In this Book

buy this book Buy This Book in Print
summary
In recent decades, literary studies have shown great interest in issues concerning the elements of narrative. Narratology, with its most vocal exponents in the writings of Bal, Genette, and Ricoeur, has also emerged as an increasingly important aspect of classical scholarship. However, studies have tended to focus on genres that are deemed straightforwardly narrative in form, such as epic, history, and the novel. This volume of heretofore unpublished essays explores how theories of narrative can promote further understandings and innovative readings of a genre that is not traditionally seen as narrative: Roman elegy. While elegy does not tell a continuous story, it does contain many embedded tales—narratives in their own right—located within and interacting with the primarily nonnarrative structure of the external frame-text. Latin Elegy and Narratology is the first volume entirely dedicated to the analysis of Latin elegy through the prism of theories of narrative. It brings together an international range of classicists whose specialties include Roman elegy, Augustan literature more generally, and critical theory. Among the questions explored in this volume are: Can the inset narratives of elegy, with their distinctive narrative strategies, provide the key to a poetics of elegiac story telling? In what ways does elegy renegotiate the linearity and teleology of narrative? Can formal theories of narratology help to make sense of the temporal contradictions and narrative incongruities that so often characterize elegiac stories? What can the reception of Roman elegy tell us about narratives of unity, identity, and authority? The essays contained in this volume provide provocative new readings and an enhanced understanding of Roman elegy using the tools of narratology.

Table of Contents

Download PDF Download Full Book
  1. Cover
  2. open access
    • Download PDF Download
  1. Title Page, Copyright, Dedication
  2. open access
    • Download PDF Download
  1. Table of Contents
  2. pp. vii-viii
  3. open access
    • Download PDF Download
  1. Acknowledgments
  2. pp. ix-x
  3. open access
    • Download PDF Download
  1. Introduction: Narrating in Couplets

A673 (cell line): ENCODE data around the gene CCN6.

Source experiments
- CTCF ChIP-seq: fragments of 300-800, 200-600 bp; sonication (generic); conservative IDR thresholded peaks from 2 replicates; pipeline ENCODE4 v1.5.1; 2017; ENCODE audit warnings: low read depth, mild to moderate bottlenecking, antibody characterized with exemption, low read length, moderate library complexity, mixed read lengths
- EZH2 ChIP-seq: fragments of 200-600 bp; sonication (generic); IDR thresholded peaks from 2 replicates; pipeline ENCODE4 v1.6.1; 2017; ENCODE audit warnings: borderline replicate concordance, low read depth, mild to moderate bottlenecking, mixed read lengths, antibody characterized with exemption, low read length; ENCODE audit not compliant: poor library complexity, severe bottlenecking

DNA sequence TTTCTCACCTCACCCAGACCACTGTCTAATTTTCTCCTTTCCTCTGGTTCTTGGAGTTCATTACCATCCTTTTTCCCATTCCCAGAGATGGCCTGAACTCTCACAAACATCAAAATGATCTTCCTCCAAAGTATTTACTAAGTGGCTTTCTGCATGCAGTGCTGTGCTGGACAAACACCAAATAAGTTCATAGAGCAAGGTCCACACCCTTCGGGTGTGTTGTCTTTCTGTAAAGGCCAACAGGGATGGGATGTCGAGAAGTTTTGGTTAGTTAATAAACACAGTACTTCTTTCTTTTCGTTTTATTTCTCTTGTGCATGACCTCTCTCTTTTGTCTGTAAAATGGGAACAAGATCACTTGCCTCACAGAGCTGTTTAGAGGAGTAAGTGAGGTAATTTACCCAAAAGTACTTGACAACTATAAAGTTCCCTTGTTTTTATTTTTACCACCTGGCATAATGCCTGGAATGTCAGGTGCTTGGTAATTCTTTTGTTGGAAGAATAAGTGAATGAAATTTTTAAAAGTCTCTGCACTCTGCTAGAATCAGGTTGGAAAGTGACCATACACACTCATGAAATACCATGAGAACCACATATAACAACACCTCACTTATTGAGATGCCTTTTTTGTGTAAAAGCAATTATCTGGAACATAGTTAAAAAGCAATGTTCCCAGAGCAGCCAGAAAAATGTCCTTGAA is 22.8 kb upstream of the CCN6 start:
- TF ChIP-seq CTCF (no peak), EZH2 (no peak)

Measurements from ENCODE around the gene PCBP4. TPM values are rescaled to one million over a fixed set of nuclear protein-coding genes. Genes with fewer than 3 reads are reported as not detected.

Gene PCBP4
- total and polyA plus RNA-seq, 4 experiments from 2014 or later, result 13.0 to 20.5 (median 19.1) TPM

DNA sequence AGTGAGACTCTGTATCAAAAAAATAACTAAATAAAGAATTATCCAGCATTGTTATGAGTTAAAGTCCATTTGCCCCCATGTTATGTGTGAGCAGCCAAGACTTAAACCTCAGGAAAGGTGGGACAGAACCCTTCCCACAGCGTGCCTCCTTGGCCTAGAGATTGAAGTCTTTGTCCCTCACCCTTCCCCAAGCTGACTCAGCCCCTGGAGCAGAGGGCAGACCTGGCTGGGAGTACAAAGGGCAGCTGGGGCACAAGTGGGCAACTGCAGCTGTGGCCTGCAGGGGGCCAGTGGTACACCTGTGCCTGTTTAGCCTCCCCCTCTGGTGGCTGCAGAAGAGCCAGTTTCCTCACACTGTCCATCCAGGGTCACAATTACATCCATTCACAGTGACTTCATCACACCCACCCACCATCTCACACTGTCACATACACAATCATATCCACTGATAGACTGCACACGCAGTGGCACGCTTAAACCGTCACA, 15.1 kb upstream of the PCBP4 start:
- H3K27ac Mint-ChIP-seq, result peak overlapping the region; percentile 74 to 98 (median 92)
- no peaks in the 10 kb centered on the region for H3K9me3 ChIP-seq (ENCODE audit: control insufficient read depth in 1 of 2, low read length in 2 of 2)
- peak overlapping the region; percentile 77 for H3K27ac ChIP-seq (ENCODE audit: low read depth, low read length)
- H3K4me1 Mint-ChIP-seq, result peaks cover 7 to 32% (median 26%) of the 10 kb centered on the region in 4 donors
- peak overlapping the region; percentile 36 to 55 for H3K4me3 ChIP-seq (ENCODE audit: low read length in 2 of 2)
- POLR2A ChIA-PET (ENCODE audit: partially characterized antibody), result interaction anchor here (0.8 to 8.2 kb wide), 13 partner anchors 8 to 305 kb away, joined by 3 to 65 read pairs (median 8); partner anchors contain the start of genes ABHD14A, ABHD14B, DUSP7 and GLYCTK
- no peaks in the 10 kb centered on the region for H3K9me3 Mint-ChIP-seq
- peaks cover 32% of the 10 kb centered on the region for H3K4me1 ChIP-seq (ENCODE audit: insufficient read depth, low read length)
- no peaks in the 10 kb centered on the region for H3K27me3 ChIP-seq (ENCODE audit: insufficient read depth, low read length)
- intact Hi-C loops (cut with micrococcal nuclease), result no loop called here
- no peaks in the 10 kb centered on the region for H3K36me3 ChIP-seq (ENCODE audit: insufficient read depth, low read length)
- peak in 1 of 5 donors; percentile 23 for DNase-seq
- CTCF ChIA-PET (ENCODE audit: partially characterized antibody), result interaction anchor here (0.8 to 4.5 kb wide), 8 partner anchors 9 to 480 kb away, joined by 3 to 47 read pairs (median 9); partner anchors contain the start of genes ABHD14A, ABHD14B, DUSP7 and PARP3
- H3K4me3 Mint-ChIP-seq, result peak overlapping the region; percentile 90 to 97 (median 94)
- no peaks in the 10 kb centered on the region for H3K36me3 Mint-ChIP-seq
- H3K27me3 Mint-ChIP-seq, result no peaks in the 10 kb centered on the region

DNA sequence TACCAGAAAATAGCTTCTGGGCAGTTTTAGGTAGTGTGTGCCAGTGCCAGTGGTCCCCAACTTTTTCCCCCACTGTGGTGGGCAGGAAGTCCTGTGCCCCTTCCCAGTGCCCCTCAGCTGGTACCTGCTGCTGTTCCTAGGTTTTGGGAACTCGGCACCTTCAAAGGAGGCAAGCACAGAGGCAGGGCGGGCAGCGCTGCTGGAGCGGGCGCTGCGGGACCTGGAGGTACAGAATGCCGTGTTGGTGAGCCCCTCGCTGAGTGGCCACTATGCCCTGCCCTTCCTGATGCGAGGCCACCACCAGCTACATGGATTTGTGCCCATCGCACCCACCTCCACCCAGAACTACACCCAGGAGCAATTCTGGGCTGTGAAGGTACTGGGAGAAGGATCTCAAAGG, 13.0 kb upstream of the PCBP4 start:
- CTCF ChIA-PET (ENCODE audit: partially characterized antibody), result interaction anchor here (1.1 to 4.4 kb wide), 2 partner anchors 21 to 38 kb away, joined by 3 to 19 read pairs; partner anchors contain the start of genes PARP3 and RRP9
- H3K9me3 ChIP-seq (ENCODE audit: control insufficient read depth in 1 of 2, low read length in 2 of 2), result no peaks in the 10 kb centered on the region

2. Genevieve Liveley, Patricia Salzman-Mitchell
  3. pp. 1-14
  4. open access
    • Download PDF Download
  1. Part 1. Unveiling the Body of Elegiac Narrative: Two Narratological Approaches to Ovid's Amores 1.5
  2. pp. 15-18
  3. open access
    • Download PDF Download
  1. 1. Elegy and the Erotics of Narratology
  2. Duncan Kennedy
  3. pp. 19-33
  4. open access
    • Download PDF Download
  1. 2. Snapshots of a Love Affair: Amores 1.5 and the Program of Elegiac Narrative
  2. Patricia Salzman-Mitchell
  3. pp. 34-48
  4. open access
    • Download PDF Download
  1. Part 2. Telling Times: Elegy and Temporality
  1. 3. Chronological Segmentation in Ovid's Tristia: The Implicit Narrative of Elegy
  2. Eleonora Tola
  3. pp. 51-67
  4. open access
    • Download PDF Download
  1. 4. Women's Time in the Remedia Amoris
  2. Hunter H. Gardner
  3. pp. 68-85
  4. open access
    • Download PDF Download
  1. 5. Parquel Lines: Time and Narrative in Ovid's Heroides
  2. Genevieve Liveley
  3. pp. 86-102
  4. open access
    • Download PDF Download
  1. Part 3. Plots across Poems: Elegy and Story
  1. 6. Self-Reflections on Elegy Writing, in Two Parts: The Metapoetics of Diptych Elegies in Ovid, Amores 1.11 12
  2. Sophia Papaioannou
  3. pp. 105-122
  4. open access
    • Download PDF Download
  1. 7. Narration in a Standstill: Propertius 1.16-18
  2. Christine Walde
  3. pp. 123-141
  4. open access
    • Download PDF Download
  1. 8. Platonic Strategies in Ovid's Tales of Love
  2. Vered Lev Kenaan
  3. pp. 142-162
  4. open access
    • Download PDF Download
  1. Part 4. Seeing and Speaking the Self: Elegy and Subjectivity
  1. 9. Cornelia's Exemplum: Form and Idelology in Propertius 4.11
  2. Michèle Lowrie
  3. pp. 165-179
  4. open access
    • Download PDF Download
  1. 10. The Expert, the Novice, and the Exile: A Narrative Tale of Three Ovids in Fasti
  2. Steven Green
  3. pp. 180-195
  4. open access
    • Download PDF Download
  1. 11. The Potentials of Narrative: The Rhetoric of the Subjective in Tibullus
  2. Benjamin Todd Lee
  3. pp. 196-220
  4. open access
    • Download PDF Download
  1. Part 5. Narrative at the Receiving End: Elegy and Reception
  1. 12. Narrating Disiecta Corpora: The Rhetoric of Bodily Dismemberment in Prudentius Peristephanon 11
  2. Christian A. Kaesser
  3. pp. 223-240
  4. open access
    • Download PDF Download
  1. 13. Telling Sulpicia's Joys: Narrativity at the Receiving End
  2. Mathilde Skoie
  3. pp. 241-256
  4. open access
    • Download PDF Download
  1. Bibliography
  2. pp. 257-273
  3. open access
    • Download PDF Download
  1. Contributors
  2. pp. 274-276
  3. open access
    • Download PDF Download
  1. Index Locorum
  2. pp. 277-278
  3. open access
    • Download PDF Download
  1. General Index
  2. pp. 279-286
  3. open access
    • Download PDF Download
Back To Top